In some embodiments, it may instead be desirable to update the displays of some or all of the devices in real-time or in near real-time (i.e., at rates faster than predetermined intervals, as above). In such cases, it may be necessary for each device to share the instructions received by the device with respect to the virtual content when they are received. In addition, each device may need to receive the instructions provided by users of other devices with respect to the same virtual content. Each device can process the instructions detected by an input interface of the device and the instructions received from other devices to determine how to adjust the display of the virtual content. The different instructions can include time stamps to ensure that virtual content is modified in a consistent manner for all devices (e.g., so that lags or delays due to transferring instructions between devices has a minimized effect).

Several devices can share information describing the interactions of the devices with virtual content using any suitable approach. In some embodiments, the manner in which interactions are shared can depend on the manner in which the virtual content is provided to the different devices. In one implementation, some or all of the devices displaying the virtual content can include complete or sufficiently complete definitions of the virtual content (e.g., a complete definition for a range of likely perspectives of the virtual content). In response to receiving an input from a user or an instruction received from another device to interact with displayed virtual content, the devices can determine how to modify the display of the virtual content to incorporate the user interaction, and display the modified virtual content. The transmitted interaction can include, for example, a combination of inputs detected by an electronic device, instructions for interacting with the virtual content as interpreted from the detected inputs, information describing a modification of the virtual content, or combinations of these. Upon receiving a transmission, an electronic device can apply the interaction of the transmission to the displayed perspective of the virtual content. In some cases, a particular interaction of a first device may not change the appearance of the virtual content on a second device due to differences in displayed perspectives of the virtual content between the two devices.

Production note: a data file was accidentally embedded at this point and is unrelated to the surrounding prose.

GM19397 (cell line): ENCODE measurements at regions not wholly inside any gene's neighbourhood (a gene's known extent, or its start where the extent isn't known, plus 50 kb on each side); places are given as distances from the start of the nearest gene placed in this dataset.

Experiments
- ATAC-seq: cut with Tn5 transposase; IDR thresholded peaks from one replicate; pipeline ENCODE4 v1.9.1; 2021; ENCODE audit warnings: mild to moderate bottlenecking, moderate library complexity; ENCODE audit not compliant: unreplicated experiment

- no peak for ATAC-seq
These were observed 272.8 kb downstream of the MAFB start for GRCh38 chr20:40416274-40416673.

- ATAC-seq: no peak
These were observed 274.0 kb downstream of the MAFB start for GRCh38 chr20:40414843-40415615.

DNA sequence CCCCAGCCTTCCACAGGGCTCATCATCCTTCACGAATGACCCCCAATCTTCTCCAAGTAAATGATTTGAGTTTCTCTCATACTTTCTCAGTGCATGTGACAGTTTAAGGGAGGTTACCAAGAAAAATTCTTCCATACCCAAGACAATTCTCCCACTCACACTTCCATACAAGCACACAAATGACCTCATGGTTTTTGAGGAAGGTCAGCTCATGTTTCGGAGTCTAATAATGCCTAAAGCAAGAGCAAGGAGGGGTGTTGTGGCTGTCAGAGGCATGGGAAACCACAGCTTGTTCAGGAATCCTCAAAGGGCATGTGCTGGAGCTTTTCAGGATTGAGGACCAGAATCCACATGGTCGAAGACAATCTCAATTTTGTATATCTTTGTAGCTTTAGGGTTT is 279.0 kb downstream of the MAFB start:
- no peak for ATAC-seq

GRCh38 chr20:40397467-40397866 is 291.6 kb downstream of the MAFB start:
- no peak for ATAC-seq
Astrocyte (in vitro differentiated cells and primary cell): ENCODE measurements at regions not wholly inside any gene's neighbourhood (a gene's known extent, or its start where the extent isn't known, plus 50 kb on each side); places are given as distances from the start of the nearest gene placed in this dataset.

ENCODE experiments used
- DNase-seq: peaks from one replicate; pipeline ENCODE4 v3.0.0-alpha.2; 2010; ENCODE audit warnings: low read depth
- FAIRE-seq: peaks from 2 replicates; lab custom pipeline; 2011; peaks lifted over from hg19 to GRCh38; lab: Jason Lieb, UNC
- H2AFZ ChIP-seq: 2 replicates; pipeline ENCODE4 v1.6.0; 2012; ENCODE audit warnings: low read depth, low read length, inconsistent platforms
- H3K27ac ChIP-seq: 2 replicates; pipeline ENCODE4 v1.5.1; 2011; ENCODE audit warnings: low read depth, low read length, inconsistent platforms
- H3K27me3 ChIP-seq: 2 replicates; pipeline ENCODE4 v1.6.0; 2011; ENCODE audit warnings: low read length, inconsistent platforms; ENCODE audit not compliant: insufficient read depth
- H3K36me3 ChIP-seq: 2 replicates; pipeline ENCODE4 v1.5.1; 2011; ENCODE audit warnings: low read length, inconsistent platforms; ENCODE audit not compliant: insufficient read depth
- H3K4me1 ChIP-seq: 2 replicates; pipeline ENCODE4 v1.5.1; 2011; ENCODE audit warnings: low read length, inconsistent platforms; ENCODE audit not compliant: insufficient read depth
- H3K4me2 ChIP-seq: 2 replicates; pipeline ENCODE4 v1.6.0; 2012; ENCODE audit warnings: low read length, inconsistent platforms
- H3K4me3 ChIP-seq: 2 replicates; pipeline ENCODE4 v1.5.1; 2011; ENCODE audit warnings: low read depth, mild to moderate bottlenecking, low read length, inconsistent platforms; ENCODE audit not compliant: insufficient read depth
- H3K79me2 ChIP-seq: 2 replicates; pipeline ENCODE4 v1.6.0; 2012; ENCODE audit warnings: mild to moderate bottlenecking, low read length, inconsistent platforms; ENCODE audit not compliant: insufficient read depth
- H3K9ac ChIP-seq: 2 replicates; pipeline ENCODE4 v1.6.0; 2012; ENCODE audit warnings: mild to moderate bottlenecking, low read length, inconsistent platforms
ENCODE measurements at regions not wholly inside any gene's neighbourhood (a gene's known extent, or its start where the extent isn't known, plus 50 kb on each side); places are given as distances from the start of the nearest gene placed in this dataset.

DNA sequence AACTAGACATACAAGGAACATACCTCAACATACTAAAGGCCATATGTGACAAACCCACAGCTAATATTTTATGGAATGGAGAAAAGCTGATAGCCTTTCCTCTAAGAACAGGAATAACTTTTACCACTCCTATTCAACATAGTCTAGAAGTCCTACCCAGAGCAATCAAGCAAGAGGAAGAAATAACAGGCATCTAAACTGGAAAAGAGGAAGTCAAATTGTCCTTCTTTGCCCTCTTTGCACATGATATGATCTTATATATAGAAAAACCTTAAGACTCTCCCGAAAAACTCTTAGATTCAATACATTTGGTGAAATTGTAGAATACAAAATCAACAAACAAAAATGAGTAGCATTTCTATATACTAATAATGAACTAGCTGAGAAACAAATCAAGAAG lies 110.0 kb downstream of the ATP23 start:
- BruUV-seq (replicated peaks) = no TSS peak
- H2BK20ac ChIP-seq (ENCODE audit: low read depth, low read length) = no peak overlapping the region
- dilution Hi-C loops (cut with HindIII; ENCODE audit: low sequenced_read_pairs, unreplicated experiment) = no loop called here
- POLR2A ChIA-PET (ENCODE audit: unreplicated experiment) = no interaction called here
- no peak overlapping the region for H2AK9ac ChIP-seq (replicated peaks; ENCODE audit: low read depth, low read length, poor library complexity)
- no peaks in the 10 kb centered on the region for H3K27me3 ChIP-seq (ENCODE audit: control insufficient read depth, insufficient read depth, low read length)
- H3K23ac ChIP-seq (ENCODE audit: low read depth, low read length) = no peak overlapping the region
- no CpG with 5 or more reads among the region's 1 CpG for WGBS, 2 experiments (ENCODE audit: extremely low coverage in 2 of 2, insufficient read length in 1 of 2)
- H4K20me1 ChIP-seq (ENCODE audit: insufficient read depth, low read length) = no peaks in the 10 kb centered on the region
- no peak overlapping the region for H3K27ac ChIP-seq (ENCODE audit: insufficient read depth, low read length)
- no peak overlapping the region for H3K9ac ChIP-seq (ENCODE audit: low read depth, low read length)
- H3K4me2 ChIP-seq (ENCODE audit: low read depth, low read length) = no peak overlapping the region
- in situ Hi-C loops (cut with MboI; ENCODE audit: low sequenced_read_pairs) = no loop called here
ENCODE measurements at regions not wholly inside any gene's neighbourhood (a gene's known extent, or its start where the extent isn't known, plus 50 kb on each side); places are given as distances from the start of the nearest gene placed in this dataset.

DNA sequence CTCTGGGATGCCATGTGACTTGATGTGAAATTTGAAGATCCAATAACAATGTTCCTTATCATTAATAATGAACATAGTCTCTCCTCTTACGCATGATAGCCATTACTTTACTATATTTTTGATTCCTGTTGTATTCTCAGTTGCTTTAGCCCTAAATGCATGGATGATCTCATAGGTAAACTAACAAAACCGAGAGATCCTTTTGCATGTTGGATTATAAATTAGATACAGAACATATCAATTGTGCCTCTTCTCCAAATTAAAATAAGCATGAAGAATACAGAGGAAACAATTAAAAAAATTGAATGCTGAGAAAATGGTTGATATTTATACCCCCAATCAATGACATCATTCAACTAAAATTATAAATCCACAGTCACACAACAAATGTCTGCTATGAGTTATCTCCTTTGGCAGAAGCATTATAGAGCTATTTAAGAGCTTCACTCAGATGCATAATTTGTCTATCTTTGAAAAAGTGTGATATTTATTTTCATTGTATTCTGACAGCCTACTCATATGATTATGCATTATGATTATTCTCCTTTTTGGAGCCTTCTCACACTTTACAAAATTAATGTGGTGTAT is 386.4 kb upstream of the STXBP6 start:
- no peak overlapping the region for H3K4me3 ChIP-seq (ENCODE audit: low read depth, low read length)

An electronic device can associate timing information with transmitted interactions. This can allow each device to determine an order in which a sequence of interactions by several devices is to be applied to the virtual content. In some cases, a particular interaction can be ignored or disregarded because it involved portions of the virtual content that were modified before the particular interaction was received. In some cases, the electronic device on which the particular interaction was provided can indicate to its user that the interaction was not implemented.

In some embodiments, one or more electronic devices can have an insufficient definition of the virtual content. For example, one or more electronic devices can receive information regarding the virtual content from a host device serving as an anchor, or from another electronic device. Because the devices may not have definition information for the virtual content, the devices may not know how to modify the displayed virtual content in response to receiving a particular interaction. Instead, the electronic device can transmit the interaction to the host device, which can aggregate some or all of the interactions received from the different devices. The host device can apply the interactions to the virtual content (e.g., based on the order received or on a time stamp), and define revised perspectives of the virtual content for each device. For example, the host device can apply interactions to a defined model of the virtual content, and determine how the model changes in response to the interactions. The host device can then transmit, to each device, a revised perspective of the virtual content corresponding to each device. Using this approach, the host device may send revised perspectives for every received interaction, for every sequence of received interactions (e.g., every 5 interactions, or once interactions are received from 3 different devices), at particular intervals (e.g., every 1, 5, 30 or 60 seconds), or combinations of these. In some embodiments, the host device may also send revised perspectives to devices moving relative to the tag or to the virtual content, whether or not a device interacted with the virtual content.